Parrot fever is an uncommon condition brought about by Chlamydia psittaci. As the name implies, the disease is acquired from birds. Remember though that parrots are not the only culprits since other wild and domesticated birds can also carry the infection and pass it to humans.
The condition is usually present anywhere birds are kept as pets or in large populations such as in poultry farms. In addition, it is also common in tropical or warm environments.
How can I acquire the disease?
In most instances, humans acquire parrot fever from birds including:
One can acquire parrot fever from handling an infected bird or inhaling fine particles from the feces, urine or other bodily excretions. An individual can also become infected if an infected bird bites or touches its beak to the mouth.
Acquiring the disease from an infected individual is also possible, but considered rare. This can occur if fine droplets sprayed into the air while coughing has been inhaled.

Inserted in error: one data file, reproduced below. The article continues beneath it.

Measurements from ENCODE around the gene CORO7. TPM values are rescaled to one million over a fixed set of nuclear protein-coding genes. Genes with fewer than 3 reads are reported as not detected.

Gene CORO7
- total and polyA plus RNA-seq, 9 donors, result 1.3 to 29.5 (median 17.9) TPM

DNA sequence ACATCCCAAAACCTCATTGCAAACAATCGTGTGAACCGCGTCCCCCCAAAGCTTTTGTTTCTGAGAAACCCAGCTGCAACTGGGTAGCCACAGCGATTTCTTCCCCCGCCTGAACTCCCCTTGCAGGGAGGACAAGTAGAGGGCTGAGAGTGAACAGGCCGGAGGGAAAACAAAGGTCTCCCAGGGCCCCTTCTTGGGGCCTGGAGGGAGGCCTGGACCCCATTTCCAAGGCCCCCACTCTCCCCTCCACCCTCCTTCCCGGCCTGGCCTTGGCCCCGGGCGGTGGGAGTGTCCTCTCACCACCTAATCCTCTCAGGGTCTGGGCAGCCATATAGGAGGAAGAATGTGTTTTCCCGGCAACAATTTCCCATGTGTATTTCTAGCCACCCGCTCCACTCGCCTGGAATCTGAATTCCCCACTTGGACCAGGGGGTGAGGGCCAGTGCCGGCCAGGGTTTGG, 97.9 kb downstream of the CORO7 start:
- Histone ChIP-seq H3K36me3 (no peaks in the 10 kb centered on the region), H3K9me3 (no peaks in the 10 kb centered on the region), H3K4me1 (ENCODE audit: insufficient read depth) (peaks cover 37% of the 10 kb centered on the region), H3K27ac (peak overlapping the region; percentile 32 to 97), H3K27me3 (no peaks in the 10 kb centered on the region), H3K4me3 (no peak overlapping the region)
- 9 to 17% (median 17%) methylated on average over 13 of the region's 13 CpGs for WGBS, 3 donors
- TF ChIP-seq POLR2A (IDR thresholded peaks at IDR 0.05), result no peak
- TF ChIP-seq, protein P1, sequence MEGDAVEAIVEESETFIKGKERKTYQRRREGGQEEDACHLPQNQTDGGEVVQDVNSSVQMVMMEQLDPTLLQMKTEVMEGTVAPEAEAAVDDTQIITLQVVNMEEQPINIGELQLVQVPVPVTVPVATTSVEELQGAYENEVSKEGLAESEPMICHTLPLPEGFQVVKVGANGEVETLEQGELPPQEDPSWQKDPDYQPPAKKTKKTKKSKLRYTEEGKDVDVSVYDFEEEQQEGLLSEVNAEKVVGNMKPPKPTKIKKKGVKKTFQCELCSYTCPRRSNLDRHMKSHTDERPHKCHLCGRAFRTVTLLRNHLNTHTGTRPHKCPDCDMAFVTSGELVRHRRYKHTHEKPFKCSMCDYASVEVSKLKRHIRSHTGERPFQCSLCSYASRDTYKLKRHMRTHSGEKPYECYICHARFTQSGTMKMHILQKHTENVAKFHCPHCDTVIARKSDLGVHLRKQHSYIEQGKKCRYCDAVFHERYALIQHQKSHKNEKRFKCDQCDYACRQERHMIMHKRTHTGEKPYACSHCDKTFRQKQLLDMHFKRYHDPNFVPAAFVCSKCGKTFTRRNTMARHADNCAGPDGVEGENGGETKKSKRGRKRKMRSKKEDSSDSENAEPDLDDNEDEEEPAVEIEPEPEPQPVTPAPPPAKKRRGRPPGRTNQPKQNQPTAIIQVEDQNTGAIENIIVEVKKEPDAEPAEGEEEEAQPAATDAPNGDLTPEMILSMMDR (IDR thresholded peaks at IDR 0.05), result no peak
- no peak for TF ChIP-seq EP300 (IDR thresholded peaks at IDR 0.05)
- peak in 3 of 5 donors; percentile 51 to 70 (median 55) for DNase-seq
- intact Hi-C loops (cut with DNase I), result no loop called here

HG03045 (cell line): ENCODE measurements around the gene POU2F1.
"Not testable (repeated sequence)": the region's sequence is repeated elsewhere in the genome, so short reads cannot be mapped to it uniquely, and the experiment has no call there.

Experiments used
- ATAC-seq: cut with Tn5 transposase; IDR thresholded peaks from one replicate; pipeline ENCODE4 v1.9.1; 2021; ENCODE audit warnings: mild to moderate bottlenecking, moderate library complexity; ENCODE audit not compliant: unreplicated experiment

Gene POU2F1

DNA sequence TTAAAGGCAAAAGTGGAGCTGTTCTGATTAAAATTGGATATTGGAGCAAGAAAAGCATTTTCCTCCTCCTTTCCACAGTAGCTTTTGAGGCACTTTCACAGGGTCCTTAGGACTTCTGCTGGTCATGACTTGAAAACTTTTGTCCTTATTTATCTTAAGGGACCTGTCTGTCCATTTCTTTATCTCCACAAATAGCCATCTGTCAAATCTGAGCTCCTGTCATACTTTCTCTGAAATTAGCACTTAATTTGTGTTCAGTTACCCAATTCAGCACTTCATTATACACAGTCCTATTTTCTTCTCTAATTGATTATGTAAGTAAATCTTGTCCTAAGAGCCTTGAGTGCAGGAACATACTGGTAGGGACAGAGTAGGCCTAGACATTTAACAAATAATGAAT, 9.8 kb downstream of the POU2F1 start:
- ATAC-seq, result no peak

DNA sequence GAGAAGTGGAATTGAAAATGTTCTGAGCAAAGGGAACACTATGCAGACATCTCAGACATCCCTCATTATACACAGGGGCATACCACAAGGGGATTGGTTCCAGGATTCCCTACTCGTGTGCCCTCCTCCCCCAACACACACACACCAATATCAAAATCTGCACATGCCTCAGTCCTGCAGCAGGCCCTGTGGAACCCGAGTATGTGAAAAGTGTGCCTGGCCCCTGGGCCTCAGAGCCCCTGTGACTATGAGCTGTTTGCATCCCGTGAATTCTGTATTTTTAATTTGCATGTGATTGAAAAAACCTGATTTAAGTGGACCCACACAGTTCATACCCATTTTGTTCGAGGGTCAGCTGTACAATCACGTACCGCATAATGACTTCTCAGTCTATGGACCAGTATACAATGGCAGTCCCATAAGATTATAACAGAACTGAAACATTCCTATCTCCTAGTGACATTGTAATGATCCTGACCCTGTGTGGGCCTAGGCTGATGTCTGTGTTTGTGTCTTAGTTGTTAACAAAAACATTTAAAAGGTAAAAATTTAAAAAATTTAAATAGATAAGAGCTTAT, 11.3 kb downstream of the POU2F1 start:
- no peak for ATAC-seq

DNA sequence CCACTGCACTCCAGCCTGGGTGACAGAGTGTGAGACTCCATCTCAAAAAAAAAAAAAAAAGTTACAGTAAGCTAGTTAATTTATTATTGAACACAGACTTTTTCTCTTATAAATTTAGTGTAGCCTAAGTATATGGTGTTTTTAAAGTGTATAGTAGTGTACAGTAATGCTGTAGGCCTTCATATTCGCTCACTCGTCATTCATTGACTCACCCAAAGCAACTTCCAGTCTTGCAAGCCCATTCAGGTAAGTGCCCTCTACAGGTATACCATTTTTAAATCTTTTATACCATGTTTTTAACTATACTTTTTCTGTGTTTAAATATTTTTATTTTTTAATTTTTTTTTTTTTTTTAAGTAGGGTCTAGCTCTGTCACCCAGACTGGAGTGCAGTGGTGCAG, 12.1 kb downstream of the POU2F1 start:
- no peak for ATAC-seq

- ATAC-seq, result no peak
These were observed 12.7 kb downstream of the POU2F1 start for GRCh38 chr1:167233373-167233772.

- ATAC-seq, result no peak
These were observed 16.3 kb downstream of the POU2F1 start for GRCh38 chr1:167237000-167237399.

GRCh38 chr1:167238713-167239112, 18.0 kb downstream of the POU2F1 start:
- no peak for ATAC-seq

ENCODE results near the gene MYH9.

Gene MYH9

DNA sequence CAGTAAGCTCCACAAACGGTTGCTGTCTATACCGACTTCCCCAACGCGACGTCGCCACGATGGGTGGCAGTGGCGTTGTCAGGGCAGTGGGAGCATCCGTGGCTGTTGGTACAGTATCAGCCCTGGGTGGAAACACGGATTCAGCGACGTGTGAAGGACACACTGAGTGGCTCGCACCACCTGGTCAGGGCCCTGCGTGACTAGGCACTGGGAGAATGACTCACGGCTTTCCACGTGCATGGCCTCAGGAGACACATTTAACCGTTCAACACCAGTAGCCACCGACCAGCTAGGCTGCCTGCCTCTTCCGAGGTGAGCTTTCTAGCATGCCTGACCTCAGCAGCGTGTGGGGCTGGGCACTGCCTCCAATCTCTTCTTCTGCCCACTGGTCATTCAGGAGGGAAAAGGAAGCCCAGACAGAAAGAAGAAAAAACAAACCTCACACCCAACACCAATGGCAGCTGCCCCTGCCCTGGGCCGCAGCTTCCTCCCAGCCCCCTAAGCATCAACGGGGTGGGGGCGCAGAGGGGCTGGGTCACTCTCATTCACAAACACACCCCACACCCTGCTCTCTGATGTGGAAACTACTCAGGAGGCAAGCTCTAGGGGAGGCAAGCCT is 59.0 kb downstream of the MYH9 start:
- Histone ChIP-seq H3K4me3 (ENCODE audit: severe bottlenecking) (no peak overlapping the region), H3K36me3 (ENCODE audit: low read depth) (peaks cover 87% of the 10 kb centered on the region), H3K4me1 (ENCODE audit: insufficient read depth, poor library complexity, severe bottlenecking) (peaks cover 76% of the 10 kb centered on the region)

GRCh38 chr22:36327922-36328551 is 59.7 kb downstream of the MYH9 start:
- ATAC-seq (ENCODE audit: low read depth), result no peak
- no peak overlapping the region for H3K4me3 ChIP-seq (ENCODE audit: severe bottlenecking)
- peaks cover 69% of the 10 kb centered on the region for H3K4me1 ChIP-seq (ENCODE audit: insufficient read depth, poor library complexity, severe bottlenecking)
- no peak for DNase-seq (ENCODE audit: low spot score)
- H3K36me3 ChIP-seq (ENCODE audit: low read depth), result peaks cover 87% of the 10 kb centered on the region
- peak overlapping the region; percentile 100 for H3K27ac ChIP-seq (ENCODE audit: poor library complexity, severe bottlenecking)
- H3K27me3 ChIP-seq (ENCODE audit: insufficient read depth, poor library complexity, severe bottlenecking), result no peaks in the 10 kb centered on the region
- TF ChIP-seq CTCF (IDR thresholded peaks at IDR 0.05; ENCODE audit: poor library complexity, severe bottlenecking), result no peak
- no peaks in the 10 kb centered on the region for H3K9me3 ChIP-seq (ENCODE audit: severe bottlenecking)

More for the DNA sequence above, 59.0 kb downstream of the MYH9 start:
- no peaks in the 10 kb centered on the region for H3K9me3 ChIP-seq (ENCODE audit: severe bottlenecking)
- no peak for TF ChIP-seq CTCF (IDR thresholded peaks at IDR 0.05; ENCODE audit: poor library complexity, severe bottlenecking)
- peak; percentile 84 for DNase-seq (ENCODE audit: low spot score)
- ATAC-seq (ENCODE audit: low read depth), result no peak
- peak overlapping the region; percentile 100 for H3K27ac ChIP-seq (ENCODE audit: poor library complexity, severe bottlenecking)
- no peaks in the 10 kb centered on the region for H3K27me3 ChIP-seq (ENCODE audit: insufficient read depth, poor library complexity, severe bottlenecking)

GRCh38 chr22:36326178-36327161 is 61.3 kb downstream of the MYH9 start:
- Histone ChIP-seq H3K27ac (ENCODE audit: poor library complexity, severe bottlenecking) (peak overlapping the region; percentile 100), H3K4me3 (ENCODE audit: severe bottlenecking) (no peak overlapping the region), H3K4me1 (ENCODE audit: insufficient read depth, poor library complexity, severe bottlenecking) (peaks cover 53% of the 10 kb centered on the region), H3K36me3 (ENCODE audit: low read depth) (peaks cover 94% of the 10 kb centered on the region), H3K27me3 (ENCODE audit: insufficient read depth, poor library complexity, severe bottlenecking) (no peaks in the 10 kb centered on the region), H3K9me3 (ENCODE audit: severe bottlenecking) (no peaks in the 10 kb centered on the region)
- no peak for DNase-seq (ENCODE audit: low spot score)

What are the indications of parrot fever?
Among humans, the disease is the same as the flu or pneumonia. The symptoms typically start around 10 days after exposure but can take up to 4 days or even 19 days to arise.
Take note that parrot fever has several symptoms that might be linked with the flu such as:
- Joint and muscle pain
- Fever and chills
- Nausea and vomiting
- Dry cough
Other possible symptoms that might arise include shortness of breath, chest pain and light sensitivity.
Parrot fever is managed using antibiotics such as doxycycline and tetracycline. Young children are usually given azithromycin.
Once a diagnosis is given, antibiotics are given to be taken for 10-14 days after the fever settles. Many individuals who are treated can fully recover. Nevertheless, the recovery might be slow among the elderly, young children or those who have current health issues.